Trump religious objection order upends LGBT protections

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WASHINGTON (AP) — Attorney General Jeff Sessions is telling federal agencies to do as much as possible to accommodate people who have religious objections to LGBT rights.

A memo issued Friday is an attempt to deliver on President Donald Trump’s pledge to evangelical supporters that he would protect religious liberties. But experts say the guidance is so sweeping it could prompt wide-ranging lawsuits against the government.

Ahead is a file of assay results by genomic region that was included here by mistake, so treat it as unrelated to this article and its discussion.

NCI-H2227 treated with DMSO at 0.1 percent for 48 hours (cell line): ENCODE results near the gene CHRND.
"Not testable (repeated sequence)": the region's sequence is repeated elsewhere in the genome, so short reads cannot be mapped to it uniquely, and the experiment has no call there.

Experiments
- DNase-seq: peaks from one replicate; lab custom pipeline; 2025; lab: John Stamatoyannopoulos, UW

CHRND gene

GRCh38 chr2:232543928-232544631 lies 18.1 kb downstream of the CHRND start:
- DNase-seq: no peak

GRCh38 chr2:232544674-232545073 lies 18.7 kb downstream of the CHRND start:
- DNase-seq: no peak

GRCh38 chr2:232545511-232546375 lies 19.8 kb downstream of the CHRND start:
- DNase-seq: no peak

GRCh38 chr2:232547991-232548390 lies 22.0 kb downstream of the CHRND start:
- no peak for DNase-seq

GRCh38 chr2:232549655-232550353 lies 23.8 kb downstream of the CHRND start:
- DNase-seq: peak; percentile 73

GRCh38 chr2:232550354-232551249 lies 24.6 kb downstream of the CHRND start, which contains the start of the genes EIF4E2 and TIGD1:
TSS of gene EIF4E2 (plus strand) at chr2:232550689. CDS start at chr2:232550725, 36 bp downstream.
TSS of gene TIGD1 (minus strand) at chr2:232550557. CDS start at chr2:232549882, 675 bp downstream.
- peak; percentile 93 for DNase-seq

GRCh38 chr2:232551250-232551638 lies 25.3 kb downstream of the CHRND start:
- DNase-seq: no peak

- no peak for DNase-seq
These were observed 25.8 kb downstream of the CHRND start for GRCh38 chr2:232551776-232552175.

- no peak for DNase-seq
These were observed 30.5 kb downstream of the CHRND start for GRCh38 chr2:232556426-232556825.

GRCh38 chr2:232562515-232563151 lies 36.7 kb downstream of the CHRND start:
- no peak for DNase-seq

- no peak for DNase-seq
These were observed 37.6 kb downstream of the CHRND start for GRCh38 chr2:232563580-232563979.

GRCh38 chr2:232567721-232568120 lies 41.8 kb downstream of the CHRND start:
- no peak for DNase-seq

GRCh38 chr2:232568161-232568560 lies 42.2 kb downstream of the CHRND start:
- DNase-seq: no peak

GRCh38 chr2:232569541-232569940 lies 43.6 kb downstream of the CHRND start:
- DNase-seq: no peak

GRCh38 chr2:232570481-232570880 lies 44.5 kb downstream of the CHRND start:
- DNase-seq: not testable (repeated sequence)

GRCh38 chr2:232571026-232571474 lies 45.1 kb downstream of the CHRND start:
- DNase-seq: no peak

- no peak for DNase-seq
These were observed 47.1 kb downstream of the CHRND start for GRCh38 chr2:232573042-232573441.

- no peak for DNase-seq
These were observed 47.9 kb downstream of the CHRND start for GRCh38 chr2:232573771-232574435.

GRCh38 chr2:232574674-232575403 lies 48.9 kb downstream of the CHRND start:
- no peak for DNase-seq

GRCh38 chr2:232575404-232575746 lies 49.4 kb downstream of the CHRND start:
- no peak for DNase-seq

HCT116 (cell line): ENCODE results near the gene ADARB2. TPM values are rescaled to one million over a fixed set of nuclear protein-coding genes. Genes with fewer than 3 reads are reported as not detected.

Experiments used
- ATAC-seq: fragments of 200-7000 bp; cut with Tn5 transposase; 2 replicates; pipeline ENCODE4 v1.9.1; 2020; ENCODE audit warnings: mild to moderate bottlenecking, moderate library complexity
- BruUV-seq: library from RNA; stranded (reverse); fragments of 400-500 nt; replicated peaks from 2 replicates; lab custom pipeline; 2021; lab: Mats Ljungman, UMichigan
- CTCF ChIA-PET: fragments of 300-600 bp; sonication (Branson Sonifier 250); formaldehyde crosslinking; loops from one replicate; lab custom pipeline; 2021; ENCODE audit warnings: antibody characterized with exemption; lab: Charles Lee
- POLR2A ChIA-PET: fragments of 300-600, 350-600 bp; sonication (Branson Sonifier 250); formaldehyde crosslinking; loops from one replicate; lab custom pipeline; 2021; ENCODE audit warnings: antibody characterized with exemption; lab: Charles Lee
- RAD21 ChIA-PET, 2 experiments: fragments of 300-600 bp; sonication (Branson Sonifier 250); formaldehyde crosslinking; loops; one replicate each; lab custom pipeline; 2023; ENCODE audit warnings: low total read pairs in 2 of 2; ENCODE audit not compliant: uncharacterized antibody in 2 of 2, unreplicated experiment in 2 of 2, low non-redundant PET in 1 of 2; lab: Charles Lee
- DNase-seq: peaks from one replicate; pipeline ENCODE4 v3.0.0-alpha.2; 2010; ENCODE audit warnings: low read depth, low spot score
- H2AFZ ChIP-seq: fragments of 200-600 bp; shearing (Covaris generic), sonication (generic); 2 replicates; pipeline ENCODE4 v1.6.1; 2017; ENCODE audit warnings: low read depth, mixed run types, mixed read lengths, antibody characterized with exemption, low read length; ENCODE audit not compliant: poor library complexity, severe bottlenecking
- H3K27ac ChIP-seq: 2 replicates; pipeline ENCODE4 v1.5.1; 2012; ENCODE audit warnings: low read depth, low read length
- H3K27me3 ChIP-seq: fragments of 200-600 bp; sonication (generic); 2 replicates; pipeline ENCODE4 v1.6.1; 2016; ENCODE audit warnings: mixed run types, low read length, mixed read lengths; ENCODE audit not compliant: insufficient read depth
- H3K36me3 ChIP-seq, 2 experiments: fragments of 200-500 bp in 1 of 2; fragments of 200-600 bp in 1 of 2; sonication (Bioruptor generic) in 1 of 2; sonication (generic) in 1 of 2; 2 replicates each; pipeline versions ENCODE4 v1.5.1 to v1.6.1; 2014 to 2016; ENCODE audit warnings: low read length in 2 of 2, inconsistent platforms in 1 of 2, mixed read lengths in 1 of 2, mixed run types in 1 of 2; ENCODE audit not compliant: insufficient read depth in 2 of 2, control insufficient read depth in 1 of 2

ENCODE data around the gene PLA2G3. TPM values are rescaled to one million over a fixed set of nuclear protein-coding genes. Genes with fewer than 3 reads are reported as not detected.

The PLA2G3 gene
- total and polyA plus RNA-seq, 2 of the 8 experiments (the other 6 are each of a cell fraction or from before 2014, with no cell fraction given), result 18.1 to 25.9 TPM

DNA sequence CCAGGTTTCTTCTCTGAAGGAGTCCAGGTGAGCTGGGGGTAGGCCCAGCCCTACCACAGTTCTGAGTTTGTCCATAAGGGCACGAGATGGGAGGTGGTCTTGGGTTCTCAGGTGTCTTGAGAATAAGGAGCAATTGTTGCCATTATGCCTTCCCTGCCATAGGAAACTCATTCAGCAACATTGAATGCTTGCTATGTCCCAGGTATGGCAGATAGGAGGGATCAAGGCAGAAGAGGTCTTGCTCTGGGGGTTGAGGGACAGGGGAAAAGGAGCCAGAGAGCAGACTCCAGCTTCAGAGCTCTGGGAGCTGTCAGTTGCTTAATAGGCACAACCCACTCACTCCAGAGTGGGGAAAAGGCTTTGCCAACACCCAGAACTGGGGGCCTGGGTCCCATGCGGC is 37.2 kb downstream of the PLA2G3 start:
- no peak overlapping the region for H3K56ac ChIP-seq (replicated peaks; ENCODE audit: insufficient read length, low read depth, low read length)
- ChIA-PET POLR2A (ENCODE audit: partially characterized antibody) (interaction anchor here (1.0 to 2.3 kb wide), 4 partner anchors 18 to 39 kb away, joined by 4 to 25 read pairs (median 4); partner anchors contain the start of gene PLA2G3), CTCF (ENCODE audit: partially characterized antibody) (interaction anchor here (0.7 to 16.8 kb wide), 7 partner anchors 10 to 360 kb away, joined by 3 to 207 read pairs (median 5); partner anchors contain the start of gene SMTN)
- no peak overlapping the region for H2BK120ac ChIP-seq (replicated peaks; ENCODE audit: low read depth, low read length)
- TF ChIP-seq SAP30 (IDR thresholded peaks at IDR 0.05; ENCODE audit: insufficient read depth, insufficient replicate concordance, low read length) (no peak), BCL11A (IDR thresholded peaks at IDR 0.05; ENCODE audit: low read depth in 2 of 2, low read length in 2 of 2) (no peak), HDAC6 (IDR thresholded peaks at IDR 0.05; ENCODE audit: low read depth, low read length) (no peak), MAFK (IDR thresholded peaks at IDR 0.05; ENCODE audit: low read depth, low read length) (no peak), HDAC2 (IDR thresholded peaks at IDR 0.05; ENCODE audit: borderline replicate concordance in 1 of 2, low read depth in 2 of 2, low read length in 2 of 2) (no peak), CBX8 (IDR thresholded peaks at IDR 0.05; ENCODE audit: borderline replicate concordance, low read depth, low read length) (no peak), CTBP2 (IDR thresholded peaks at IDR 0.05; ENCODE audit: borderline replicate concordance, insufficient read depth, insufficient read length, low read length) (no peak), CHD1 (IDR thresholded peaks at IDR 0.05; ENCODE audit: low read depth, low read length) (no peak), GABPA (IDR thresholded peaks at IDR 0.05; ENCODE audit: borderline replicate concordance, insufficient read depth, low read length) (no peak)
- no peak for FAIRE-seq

It lifts a burden from religious objectors to prove their beliefs about marriage or other topics are sincerely held. The policy says the mere claim that someone’s religious freedom was violated is enough to override many anti-discrimination protections for LGBT people, women and others.

Religious liberty expert Robin Fretwell Wilson says the memo could force agencies to re-think their protections on sexual orientation and gender identity.

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